As we head towards a new tax year, it always surprises me how many tax myths small business owners believe, when knowing the truth could actually put more money in your pocket.
Did you know for example that (depending on your circumstances) you could potentially extract over £25,000 tax free from your company (in fact better than tax free as the company can get corporation tax relief so the cost is less than £21,500).
This often means speaking with professionals (your accountant and/or IFA) but here are some quick small business tax myths and tips:
#1 – There is no difference between taking salary and a dividend
Some while ago I did a video that demonstrated increased cash in hand for the business owner of almost £6,000 on profits of £50,000 (based on 2019/20 tax rates). What would an extra £500 a month allow you to do?
#2 – I can just take money out the company when I want, and the accountant will sort my dividends out when I do my year end accounts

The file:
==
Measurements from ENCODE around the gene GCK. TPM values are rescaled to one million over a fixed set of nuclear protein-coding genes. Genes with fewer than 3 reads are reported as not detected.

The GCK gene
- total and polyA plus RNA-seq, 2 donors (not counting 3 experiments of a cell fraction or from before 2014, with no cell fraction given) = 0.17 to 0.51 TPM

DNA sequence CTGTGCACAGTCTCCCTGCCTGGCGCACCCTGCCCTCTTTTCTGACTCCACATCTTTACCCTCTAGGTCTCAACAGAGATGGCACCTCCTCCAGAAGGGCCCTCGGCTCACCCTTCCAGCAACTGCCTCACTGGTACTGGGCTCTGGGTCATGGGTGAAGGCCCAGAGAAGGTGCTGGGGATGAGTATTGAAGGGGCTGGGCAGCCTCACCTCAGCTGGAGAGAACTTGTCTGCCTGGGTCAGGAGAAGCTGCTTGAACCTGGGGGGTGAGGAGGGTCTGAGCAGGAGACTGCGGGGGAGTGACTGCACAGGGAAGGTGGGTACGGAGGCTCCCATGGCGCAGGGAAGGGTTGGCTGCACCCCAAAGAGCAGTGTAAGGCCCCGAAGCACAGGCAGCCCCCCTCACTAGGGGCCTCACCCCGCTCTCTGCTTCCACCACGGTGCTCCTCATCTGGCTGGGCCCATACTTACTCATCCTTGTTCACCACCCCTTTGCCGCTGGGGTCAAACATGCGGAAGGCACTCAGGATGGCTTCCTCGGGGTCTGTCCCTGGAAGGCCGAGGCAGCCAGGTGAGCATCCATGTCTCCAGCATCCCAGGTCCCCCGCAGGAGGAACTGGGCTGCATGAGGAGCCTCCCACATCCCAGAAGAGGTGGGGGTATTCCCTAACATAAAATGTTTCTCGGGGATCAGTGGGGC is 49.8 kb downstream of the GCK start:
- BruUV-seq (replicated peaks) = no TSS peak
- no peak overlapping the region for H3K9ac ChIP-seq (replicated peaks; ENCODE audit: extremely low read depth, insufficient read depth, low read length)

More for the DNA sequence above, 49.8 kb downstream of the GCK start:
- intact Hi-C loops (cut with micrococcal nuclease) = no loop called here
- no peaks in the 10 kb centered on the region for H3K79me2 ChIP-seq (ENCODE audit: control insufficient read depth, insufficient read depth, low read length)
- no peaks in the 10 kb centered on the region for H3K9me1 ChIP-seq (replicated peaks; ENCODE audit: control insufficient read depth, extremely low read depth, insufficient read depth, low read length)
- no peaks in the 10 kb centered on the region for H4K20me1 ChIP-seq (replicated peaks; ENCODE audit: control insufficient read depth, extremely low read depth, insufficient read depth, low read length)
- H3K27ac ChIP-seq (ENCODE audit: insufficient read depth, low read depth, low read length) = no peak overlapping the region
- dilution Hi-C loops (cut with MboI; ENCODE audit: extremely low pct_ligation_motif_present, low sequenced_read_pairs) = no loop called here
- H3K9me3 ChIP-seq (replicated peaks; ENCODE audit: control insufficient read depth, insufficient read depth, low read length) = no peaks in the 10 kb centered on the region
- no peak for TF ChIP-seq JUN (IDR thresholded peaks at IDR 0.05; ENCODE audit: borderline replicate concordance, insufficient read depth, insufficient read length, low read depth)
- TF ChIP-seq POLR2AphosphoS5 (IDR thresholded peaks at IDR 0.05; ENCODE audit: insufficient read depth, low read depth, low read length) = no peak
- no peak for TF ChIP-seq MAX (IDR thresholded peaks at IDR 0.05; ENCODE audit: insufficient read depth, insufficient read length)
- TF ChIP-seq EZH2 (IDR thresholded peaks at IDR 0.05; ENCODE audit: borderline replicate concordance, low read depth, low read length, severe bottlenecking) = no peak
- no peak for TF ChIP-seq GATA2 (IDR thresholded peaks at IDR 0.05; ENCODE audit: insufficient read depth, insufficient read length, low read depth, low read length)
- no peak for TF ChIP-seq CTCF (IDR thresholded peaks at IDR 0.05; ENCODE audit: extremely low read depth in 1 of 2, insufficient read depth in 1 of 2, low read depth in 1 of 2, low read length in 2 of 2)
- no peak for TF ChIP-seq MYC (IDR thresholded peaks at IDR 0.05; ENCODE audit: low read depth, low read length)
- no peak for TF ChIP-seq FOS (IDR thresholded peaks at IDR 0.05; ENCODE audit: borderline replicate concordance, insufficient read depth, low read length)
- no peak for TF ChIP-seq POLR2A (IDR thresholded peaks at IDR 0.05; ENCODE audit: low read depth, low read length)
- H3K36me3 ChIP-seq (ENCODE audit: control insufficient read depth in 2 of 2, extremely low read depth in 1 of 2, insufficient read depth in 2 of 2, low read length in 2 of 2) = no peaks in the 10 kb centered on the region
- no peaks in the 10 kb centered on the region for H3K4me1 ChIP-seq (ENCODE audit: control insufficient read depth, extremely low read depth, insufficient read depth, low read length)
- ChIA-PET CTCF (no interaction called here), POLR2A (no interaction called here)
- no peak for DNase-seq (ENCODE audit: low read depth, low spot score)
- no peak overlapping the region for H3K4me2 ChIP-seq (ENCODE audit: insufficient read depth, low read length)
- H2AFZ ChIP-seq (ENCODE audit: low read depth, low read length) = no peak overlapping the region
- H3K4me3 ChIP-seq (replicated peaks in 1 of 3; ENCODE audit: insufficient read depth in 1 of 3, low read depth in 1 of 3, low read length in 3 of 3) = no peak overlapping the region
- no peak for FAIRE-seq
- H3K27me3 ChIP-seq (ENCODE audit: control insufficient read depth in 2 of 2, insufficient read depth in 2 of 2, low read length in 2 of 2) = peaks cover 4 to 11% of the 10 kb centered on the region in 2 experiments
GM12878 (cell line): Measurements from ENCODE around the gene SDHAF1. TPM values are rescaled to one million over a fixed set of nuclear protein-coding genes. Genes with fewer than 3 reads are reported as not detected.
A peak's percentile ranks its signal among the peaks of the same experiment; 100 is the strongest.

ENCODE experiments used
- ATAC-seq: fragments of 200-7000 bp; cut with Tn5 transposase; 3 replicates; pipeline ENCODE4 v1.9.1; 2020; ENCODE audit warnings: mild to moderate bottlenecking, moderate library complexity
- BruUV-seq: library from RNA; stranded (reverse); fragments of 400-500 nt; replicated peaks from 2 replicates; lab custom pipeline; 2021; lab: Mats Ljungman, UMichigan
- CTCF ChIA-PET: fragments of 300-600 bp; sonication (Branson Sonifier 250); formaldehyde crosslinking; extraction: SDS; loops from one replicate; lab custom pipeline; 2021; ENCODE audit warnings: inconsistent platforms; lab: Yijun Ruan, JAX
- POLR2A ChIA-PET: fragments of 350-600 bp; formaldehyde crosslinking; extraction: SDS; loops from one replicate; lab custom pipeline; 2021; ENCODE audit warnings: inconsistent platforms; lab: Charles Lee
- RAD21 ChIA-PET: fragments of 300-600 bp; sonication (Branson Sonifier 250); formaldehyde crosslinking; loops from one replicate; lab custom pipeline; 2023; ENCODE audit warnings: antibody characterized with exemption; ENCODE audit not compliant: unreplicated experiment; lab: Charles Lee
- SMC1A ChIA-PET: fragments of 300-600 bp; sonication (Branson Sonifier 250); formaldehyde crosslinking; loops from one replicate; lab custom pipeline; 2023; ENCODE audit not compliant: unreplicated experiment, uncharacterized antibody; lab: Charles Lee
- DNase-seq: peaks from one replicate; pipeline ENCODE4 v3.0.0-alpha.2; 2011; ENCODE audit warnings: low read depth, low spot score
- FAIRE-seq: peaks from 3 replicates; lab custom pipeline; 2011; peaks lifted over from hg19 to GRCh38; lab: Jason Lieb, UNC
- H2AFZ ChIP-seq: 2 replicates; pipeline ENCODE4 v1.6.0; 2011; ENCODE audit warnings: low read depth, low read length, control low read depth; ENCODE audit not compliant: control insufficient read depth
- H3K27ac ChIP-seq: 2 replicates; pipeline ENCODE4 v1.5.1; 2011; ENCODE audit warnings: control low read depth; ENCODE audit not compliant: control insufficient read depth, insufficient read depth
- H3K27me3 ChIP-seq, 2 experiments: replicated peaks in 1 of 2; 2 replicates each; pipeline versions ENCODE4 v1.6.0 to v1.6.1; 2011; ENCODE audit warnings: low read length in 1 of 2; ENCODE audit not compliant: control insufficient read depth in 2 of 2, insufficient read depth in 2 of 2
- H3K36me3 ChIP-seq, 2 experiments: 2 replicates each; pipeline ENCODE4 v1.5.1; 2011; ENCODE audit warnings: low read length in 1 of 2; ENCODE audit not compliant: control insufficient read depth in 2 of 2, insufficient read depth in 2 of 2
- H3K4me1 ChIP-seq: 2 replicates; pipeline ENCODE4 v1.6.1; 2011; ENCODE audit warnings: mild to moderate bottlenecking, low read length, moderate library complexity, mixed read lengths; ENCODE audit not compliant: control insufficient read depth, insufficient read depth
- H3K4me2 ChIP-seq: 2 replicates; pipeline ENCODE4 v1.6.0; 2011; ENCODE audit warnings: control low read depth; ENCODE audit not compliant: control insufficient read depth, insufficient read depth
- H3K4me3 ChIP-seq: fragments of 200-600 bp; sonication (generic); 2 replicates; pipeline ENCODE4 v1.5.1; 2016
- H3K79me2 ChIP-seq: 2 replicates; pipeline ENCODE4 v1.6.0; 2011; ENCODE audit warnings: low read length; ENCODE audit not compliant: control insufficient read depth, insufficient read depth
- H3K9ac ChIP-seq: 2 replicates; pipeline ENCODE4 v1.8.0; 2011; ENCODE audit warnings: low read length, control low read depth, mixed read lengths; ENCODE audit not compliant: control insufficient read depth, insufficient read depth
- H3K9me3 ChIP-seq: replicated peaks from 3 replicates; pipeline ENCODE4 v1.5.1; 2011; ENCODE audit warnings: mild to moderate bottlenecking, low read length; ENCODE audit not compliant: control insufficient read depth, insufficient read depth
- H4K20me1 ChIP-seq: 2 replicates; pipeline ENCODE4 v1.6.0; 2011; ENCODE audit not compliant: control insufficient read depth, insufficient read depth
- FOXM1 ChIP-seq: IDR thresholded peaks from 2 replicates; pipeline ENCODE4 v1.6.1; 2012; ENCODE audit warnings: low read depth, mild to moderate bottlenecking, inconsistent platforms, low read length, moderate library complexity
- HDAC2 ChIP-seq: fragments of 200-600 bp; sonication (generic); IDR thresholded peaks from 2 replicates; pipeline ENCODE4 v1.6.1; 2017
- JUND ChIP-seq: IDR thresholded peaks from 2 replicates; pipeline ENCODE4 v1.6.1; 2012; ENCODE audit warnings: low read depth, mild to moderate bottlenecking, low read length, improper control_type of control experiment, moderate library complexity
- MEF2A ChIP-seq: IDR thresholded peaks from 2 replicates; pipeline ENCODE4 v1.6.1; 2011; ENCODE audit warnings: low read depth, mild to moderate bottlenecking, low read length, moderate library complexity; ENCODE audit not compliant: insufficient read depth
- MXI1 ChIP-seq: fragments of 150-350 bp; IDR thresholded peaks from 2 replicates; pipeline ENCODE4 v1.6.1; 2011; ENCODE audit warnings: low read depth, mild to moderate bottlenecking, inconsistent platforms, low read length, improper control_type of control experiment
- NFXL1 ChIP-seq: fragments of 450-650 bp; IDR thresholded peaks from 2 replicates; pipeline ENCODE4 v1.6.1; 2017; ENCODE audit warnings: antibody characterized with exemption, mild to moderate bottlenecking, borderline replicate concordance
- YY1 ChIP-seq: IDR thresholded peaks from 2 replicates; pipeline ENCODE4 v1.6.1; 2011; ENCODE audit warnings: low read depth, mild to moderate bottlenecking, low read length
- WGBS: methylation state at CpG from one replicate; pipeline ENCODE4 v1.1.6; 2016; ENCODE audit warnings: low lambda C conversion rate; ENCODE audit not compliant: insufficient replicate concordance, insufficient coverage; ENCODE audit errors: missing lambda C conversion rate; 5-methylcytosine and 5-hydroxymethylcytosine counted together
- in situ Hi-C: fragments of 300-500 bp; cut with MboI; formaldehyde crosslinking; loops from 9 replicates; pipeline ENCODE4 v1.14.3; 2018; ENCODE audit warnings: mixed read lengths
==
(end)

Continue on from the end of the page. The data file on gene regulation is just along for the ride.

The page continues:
This could be illegal and open the company up to PAYE liabilities. Backdating dividends is illegal. It is vital that tax planning is done in the year, board meetings are held, minutes of that meeting are produced, and vouchers prepared. If not, HMRC can argue that the payments were salary.
Bonus tip – make sure your dividends are paid on different days from the payroll and have a different reference. If it’s still set up to say “payroll” then guess what HMRC is going to argue it is.
>See also: How to boss payroll year-end during Covid-19
#3 – My mate puts his car through the company and pays no tax
Your mate may well do that, but if HMRC opens an investigation into him he will be in trouble. Company cars are a form of salary and called a “benefit in kind” (as are things like health insurance, gym membership, etc). Although electric cars/hybrids may be more tax efficient (purely electric cars became more tax efficient from April 6 2020 due to a 0 per cent benefit in kind) in 99 per cent of cases I have looked at, for petrol / diesel cars, it is actually more tax efficient to pay yourself extra dividends rather than have a company car.